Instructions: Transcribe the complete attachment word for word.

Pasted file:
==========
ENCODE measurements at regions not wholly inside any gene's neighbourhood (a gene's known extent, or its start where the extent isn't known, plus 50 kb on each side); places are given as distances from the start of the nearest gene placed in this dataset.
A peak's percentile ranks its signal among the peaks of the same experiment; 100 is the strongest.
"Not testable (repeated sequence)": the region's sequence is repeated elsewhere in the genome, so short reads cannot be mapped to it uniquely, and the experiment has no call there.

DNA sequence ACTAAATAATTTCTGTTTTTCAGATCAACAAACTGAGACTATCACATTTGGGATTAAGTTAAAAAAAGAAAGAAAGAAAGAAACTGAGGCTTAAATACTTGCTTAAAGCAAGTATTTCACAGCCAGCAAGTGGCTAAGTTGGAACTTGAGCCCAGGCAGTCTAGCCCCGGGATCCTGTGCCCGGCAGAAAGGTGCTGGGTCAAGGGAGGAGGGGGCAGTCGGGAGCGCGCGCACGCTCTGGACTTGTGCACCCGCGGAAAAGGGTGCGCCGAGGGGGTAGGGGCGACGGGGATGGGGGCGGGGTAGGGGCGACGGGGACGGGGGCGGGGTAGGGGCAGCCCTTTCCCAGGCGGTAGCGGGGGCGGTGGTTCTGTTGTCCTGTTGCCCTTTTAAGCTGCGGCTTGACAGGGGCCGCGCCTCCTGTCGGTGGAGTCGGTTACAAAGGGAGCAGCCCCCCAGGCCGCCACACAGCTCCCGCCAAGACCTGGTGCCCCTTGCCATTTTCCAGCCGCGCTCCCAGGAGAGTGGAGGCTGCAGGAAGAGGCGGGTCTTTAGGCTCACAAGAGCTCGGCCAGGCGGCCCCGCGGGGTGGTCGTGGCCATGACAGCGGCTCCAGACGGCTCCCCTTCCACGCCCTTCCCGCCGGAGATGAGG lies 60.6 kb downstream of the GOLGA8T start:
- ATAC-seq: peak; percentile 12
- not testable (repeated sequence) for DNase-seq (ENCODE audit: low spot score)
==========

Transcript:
ENCODE measurements at regions not wholly inside any gene's neighbourhood (a gene's known extent, or its start where the extent isn't known, plus 50 kb on each side); places are given as distances from the start of the nearest gene placed in this dataset.
A peak's percentile ranks its signal among the peaks of the same experiment; 100 is the strongest.
"Not testable (repeated sequence)": the region's sequence is repeated elsewhere in the genome, so short reads cannot be mapped to it uniquely, and the experiment has no call there.

DNA sequence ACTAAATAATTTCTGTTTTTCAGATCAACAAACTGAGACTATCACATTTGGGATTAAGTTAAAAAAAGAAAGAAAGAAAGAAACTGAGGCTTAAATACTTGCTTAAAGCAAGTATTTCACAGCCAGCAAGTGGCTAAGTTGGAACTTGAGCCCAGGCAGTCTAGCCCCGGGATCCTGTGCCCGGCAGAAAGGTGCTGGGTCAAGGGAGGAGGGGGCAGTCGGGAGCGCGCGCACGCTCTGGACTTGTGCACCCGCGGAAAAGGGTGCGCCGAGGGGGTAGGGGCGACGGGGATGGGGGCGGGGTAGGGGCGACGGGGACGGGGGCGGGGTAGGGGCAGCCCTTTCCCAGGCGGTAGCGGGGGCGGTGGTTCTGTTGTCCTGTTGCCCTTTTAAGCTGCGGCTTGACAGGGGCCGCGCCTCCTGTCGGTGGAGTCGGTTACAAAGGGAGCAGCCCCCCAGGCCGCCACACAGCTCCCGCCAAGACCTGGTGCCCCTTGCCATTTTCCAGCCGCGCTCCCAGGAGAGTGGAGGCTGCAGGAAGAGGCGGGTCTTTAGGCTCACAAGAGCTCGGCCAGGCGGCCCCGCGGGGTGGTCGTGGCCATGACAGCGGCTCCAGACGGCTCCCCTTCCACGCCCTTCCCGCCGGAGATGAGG lies 60.6 kb downstream of the GOLGA8T start:
- ATAC-seq: peak; percentile 12
- not testable (repeated sequence) for DNase-seq (ENCODE audit: low spot score)